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  • Provenance

    Private Collection

  • Literature

    M. Wachtmeiser, Louise Bourgeois: Maman, Bokforlaget Atlantis and Wanas Foundation, Stockholm 2007, p. 29 (another example illustrated)

  • Catalogue Essay

    I would like to say only this: if name is destiny, Louise Bourgeois is an oxymoron. –Roni Horn
    Tell your own story, and you will be interesting. Don’t get the green disease of envy. Don’t be fooled by success and money. Don’t let anything come between you and your work. –Louise Bourgeois
    Paris-born artist Louise Bourgeois is known for her highly personal sculptures, which reflect on themes such as anxiety and solitude. Her body of work is largely autobiographical, with a particular focus on her childhood and the discovery of her father’s infidelity. The present lot is a small-scale marble replica of the artist’s country home in Easton, Connecticut, where she and her family took refuge during World War II. This house, purchased in 1941, served as a recurring theme in Bourgeois’ work over the course of her career.
    Bourgeois depicted the country house in multiple mediums, but arguably the most beautiful of these representations are the sculptures in marble, each of which is unique and completely handcrafted. Each representation varies only slightly; some have gently curved façades, as seen in the present lot, and varying numbers of windows and doors.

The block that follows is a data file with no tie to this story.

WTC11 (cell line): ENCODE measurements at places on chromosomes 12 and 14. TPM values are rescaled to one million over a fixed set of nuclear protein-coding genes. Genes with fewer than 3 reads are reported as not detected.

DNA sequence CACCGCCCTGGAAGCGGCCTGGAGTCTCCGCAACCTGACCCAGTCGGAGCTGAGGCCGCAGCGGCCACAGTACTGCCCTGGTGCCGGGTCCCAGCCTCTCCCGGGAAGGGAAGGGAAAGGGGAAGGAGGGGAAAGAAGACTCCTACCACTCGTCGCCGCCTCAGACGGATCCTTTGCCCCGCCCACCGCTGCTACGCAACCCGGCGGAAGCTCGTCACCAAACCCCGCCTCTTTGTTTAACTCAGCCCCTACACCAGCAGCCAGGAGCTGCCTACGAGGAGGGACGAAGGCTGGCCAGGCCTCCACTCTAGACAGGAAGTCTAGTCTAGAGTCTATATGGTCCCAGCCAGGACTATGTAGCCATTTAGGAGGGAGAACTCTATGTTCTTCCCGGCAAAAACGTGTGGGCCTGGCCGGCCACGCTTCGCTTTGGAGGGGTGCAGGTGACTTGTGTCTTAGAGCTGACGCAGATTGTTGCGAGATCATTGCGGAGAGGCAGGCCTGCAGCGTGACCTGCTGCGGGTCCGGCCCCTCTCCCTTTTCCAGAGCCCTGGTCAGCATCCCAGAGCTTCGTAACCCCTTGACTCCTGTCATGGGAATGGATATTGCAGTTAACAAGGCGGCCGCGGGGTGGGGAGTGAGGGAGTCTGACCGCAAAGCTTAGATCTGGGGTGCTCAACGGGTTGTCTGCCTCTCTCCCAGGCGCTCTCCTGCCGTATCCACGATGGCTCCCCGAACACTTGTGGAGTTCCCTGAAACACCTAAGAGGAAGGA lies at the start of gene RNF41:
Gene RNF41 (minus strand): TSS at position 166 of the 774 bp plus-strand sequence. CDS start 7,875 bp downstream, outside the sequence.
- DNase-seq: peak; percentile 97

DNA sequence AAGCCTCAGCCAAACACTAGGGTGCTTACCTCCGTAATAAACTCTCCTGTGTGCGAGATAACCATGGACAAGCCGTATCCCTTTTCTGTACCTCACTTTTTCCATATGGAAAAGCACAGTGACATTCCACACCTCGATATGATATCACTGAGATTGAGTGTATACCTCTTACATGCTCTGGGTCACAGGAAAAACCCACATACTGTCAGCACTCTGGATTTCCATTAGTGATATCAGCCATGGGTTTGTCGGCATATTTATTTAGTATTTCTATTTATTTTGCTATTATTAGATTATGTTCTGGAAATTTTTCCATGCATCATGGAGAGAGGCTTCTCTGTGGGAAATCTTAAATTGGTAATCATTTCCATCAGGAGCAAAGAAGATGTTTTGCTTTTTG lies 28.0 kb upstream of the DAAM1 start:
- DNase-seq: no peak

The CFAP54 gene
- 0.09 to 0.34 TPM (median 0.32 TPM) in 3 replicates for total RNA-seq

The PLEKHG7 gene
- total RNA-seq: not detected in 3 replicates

The work’s gently sculpted edges and soft white coloration give it a serene, almost tender appearance. Bourgeois’ attachment to the house comes through in her sensitive rendering of its architecture, with its lack of perfect geometry and smooth curves. When examining the piece, it is possible to sense the artist’s emotional investment in the object of her work, creating a peaceful, intimate moment between viewer and sculpture.

  • Artist Biography

    Louise Bourgeois

    French-American • 1911 - 2010

    Known for her idiosyncratic style, Louise Bourgeois was a pioneering and iconic figure of 20th and early 21st century art. A prolific sculptor, printmaker, draftsman, and painter, Bourgeois has been linked to Surrealism and Feminist art, though she developed a singular voice that betrays firm categorization to a specific art historical movement. Her artworks have been widely understood as visceral meditations of subjective states, such as loneliness, jealousy, pride, anger, fear, love, and longing. Employing diverse materials including metal, fabric, wood, plaster, paper, and paint in both intimate and monumental scales, she used recurring themes and subjects (animals, insects, architecture, the figure, text and abstraction) as form and metaphor to explore the fragility of relationships and the human body. Bourgeois’ works reside in major institutional collections around the world, including the Museum of Modern Art, New York, National Gallery of Art, Washington, D.C., Centre Georges Pompidou, Paris, and Tate, London.

    View More Works

262

House

1995

Marble.

3 7/8 x 12 3/4 x 3 1/2 in. (9.8 x 32.4 x 8.9 cm).
Inscribed “LB” into marble, below carved window on bottom right side. This work is unique and is accompanied by a photo certificate signed by the artist.

Estimate
$180,000 - 250,000 

Sold for $230,500

Contemporary Art Part II

9 November 2010
New York